i.am = theOneWho.codes();

Reducing the Pain of Testing Directive Controllers in Angular

October 14, 2015 9:36 AM
0 Comments

Unit testing Angular directives is not a simple thing to do. You have to create an HTML string which invokes your directive, run it through angular.element to convert that string into an element, then manually call the $compile service to Angular-ify the whole thing. After that, you have to do some DOM walking wizardry to test that the things that should/shouldn't change have/haven't changed. Then, if your widget contains user interaction behavior, you need to simulate that interaction and check the DOM again. Rinse, repeat, reflux. All because you want to test your directive, which usually boils down to testing its controller.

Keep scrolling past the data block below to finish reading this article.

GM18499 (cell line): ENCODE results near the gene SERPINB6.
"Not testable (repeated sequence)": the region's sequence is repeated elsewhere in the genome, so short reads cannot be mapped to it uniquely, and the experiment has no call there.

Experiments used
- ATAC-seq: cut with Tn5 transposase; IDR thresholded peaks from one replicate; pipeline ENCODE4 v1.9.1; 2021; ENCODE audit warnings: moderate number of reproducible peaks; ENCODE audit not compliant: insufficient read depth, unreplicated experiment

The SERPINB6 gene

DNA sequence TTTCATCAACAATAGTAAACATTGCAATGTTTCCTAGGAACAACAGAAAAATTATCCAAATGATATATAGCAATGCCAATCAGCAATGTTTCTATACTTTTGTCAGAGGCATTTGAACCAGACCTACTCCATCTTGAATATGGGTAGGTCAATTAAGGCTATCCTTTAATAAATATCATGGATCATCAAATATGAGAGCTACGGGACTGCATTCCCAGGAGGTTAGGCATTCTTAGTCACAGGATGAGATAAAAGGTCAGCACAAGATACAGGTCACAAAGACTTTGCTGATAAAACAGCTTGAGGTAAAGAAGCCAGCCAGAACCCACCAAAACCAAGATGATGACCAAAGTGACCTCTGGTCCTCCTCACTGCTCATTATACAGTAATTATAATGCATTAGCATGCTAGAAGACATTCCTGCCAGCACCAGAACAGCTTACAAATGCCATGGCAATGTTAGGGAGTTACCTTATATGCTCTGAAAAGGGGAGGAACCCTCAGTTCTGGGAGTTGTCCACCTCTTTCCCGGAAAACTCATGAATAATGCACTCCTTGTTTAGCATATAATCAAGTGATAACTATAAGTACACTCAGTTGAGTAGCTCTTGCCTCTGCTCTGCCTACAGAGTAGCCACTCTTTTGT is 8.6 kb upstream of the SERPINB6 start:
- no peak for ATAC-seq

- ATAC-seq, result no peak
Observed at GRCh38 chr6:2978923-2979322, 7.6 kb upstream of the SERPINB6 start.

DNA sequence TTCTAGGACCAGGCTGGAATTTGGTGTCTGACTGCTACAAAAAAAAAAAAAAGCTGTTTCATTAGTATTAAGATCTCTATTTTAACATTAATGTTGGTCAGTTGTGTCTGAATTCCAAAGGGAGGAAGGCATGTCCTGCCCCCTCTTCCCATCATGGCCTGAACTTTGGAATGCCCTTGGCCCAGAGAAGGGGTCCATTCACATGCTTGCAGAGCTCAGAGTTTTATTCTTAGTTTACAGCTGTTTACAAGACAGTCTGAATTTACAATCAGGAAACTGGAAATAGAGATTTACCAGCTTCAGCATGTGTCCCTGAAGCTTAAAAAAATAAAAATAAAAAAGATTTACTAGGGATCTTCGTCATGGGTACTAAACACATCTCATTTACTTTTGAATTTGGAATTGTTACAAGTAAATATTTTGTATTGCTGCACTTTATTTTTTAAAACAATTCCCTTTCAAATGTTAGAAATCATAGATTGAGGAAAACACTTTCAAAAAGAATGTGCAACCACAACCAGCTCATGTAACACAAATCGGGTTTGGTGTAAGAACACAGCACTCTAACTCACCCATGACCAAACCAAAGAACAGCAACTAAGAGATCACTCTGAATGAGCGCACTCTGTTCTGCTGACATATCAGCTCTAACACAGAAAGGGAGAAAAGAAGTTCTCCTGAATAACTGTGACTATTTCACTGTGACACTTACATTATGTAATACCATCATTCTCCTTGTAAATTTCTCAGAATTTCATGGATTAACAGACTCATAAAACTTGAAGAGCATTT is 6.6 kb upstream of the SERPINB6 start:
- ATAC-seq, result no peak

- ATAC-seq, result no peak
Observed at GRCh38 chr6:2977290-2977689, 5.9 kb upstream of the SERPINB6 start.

To be fair, when you compile an element, you pass in a scope, and thus you can inspect the scope for changes that would be reflected in the DOM later. But that still means that you have to fiddle with HTML a little bit. At best it's more complicated to reason about than, say, testing a regular old controller.

I've personally struggled with this particular issue for a while now. I know Angular developers that just don't bother testing directives at all because it seems to them to be much more trouble than the value they get from doing it, even a friend of mine who is absolutely militant about test-driven development. He won't write a single line of code that won't make a failing test pass...unless testing that code involves compiling a directive.

There are two strategies I've used to reduce the friction between me and my directive tests.

 Continue reading